The now and near future
of data
A short and sweet trends forecast on a software engineer's building blocks
Fernando Escobar
Loka, Inc Data Lead
Hi, I'm Fer. For the better part of the last decade I’ve specialized in data analysis and data engineering for Fortune 500s and Series-A Startups. Here’s what I see coming our way in 2021.
When I think about how I’d define data, many things come to mind. It’s facts, it’s observations, it’s behaviors, all put together to be later referenced and analyzed. When data is given a reason, a purpose, and starts answering questions, then it becomes information.
Information can be descriptive (what happened?), and it can be predictive (what will happen?). As a professional in the data engineering and data analysis space, it's effectively the building block for everything I do. Based on what I’ve seen and experienced working with different startups, what their needs are, and what the cloud industry is bringing to the table, I've listed some trends and themes you can expect to see when it comes to these essential electric signals.
Machine Learning
Machine learning, what market analysts have been buzzing about when forecasting data trends for the last five years or so. Even though this is a term that’s been thrown around abundantly over the last couple of years from many startups as a sales pitch, we’re arriving at a point where the benefits are not just theoretical. There are a lot of practical applications. “Practical” is the word I’d like to center on here. From vaccine development (discovering patterns humans would take much longer to find), to farming (finding the right balance of nutrients depending on the different soil and weather conditions), to health (discovering patterns in life behaviors versus longevity), to transportation (hi autonomous driving!), machine learning is being applied in some way to accelerate a product or service. In these examples, machine learning plays a meaningful role, it’s not just a buzzword for empty promises or pipe dreams, but a feature baked in to the core functionality.
For data engineering, the main focus for 2021 will be the push towards a serverless approach. By severless, I mean no servers to maintain yourself, but rather servers maintained and scaled by the solution’s provider. This means less time focusing on the underlying machine that hosts your solution, and more time actually developing it. From the realm of AWS, two main serverless services—Aurora Serverless and Lambda—have received major backend performance upgrades. For instance, Aurora Serverless no longer has the “cold boot” issue, and Lambda has a higher timeout than before with a faster scaling for heavy workloads. Just to name a few.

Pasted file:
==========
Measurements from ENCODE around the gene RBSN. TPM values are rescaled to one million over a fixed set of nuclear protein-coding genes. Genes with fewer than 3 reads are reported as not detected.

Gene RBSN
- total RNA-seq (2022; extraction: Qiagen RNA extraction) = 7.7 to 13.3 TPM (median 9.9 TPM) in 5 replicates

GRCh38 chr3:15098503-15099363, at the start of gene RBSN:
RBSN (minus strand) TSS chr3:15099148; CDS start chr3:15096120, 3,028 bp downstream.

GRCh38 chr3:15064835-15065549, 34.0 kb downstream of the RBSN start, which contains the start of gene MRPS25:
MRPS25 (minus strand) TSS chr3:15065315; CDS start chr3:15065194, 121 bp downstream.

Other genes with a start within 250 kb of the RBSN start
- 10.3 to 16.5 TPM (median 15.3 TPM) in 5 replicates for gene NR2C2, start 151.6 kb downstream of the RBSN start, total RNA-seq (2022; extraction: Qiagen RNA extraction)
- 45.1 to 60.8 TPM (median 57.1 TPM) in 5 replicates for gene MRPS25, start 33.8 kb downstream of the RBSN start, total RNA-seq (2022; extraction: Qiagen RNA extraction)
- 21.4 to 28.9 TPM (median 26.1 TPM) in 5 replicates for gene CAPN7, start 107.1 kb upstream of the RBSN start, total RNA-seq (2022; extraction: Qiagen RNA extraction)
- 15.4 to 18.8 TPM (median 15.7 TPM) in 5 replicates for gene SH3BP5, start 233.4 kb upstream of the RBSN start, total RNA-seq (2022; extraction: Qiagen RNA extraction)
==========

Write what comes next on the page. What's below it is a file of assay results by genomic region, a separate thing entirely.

Serverless is a big focus for this year because it’s making it easier for data professionals to start implementing pipelines without a heavy knowledge on devops, which was the main pain point: having servers to maintain, infrastructure to keep updated, healthy and fast at all times.
Serverless makes this automatically. And make no mistake, there’s still servers running your code, your database, your REST API, your message brokers and real-time data streams, but it’s not something you have to worry about, it’s being managed by your cloud service provider, which takes that hassle out of your hands for a small premium. A small premium that allows you to build more efficiently, iterate faster, and deliver a better product overall, a product that can also adapt to more demanding scenarios.
In short, there are two main features of serverless that make it such an enticing (and logical) next step in cloud computing execution models: low to no maintenance and the ability to scale according to your needs.
Infrastructure as code
If you’ve heard about infrastructure as code and haven’t given it enough attention or resources, this year is the time to invest in it! This practice keeps growing and getting more adoption because of how much it simplifies the task of maintaining a whole tech stack. Imagine having your entire stack written out in simple steps as code and being able to replicate it by simply placing that code elsewhere. No need to single provision and/or connect every item in your stack. This can all now be done from lines of code that you can easily carry from one environment to another.
Fernando Escobar
Fernando Escobar is the Data Lead at Loka, Inc, “Fer” as he’s known around here, has extensive expertise in project governance, business development, and data analysis. Our Fortune 500 and Series-A Startup clients best know him for providing excellent data management from collection to analysis, along with insightful recommendations for executives. Our teammates best know Fer for key gaming and headphone reviews.
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